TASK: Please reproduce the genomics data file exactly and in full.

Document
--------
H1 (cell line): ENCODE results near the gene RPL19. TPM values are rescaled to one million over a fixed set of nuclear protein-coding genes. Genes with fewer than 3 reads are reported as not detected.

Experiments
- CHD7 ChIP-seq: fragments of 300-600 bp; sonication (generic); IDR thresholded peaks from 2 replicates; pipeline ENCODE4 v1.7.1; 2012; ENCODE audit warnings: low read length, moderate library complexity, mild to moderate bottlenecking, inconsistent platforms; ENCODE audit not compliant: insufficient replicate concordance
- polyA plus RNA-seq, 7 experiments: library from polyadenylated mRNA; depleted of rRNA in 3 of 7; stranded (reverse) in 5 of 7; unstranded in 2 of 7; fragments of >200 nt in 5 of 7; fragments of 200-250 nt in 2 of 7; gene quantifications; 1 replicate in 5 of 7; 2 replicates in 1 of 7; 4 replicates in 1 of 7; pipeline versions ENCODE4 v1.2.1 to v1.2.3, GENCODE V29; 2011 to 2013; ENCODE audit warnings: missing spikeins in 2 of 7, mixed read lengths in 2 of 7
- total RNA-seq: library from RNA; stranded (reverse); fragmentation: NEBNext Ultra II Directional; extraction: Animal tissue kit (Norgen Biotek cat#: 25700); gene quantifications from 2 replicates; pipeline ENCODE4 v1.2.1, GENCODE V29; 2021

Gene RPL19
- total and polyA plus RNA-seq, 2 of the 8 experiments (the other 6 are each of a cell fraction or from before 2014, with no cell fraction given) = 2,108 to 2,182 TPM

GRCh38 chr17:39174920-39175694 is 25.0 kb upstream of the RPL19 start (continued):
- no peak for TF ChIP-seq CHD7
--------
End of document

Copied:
H1 (cell line): ENCODE results near the gene RPL19. TPM values are rescaled to one million over a fixed set of nuclear protein-coding genes. Genes with fewer than 3 reads are reported as not detected.

Experiments
- CHD7 ChIP-seq: fragments of 300-600 bp; sonication (generic); IDR thresholded peaks from 2 replicates; pipeline ENCODE4 v1.7.1; 2012; ENCODE audit warnings: low read length, moderate library complexity, mild to moderate bottlenecking, inconsistent platforms; ENCODE audit not compliant: insufficient replicate concordance
- polyA plus RNA-seq, 7 experiments: library from polyadenylated mRNA; depleted of rRNA in 3 of 7; stranded (reverse) in 5 of 7; unstranded in 2 of 7; fragments of >200 nt in 5 of 7; fragments of 200-250 nt in 2 of 7; gene quantifications; 1 replicate in 5 of 7; 2 replicates in 1 of 7; 4 replicates in 1 of 7; pipeline versions ENCODE4 v1.2.1 to v1.2.3, GENCODE V29; 2011 to 2013; ENCODE audit warnings: missing spikeins in 2 of 7, mixed read lengths in 2 of 7
- total RNA-seq: library from RNA; stranded (reverse); fragmentation: NEBNext Ultra II Directional; extraction: Animal tissue kit (Norgen Biotek cat#: 25700); gene quantifications from 2 replicates; pipeline ENCODE4 v1.2.1, GENCODE V29; 2021

Gene RPL19
- total and polyA plus RNA-seq, 2 of the 8 experiments (the other 6 are each of a cell fraction or from before 2014, with no cell fraction given) = 2,108 to 2,182 TPM

GRCh38 chr17:39174920-39175694 is 25.0 kb upstream of the RPL19 start (continued):
- no peak for TF ChIP-seq CHD7